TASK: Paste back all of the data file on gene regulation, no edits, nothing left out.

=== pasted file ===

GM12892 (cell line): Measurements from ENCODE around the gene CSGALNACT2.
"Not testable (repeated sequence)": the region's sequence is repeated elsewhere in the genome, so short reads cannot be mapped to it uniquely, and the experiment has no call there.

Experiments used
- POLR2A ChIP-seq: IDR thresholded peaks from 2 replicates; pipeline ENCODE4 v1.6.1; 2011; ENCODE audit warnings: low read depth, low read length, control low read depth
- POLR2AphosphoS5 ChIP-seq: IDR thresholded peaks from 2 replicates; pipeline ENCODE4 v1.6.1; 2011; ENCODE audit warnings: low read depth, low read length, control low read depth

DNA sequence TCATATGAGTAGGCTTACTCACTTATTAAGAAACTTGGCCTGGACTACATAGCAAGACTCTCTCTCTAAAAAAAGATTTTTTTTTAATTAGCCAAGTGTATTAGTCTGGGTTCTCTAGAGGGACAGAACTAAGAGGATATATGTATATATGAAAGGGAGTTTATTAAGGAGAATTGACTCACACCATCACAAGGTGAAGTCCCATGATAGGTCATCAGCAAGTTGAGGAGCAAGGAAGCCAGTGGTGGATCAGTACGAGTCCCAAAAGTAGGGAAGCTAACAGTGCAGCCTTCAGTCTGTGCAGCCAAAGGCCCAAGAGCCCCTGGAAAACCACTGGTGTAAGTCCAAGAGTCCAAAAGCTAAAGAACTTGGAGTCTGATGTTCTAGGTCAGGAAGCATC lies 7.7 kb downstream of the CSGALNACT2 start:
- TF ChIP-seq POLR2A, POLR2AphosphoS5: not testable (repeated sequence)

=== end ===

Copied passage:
GM12892 (cell line): Measurements from ENCODE around the gene CSGALNACT2.
"Not testable (repeated sequence)": the region's sequence is repeated elsewhere in the genome, so short reads cannot be mapped to it uniquely, and the experiment has no call there.

Experiments used
- POLR2A ChIP-seq: IDR thresholded peaks from 2 replicates; pipeline ENCODE4 v1.6.1; 2011; ENCODE audit warnings: low read depth, low read length, control low read depth
- POLR2AphosphoS5 ChIP-seq: IDR thresholded peaks from 2 replicates; pipeline ENCODE4 v1.6.1; 2011; ENCODE audit warnings: low read depth, low read length, control low read depth

DNA sequence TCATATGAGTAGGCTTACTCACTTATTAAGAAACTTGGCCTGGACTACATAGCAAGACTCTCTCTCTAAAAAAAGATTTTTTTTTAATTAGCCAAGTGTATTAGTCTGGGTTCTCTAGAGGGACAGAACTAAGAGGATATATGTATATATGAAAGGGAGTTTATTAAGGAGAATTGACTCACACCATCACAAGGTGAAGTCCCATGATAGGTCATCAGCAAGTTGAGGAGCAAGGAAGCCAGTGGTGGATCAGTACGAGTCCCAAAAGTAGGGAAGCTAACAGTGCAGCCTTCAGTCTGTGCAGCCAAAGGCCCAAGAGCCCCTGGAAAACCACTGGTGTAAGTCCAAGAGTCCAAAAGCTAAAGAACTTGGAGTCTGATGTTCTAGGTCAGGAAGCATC lies 7.7 kb downstream of the CSGALNACT2 start:
- TF ChIP-seq POLR2A, POLR2AphosphoS5: not testable (repeated sequence)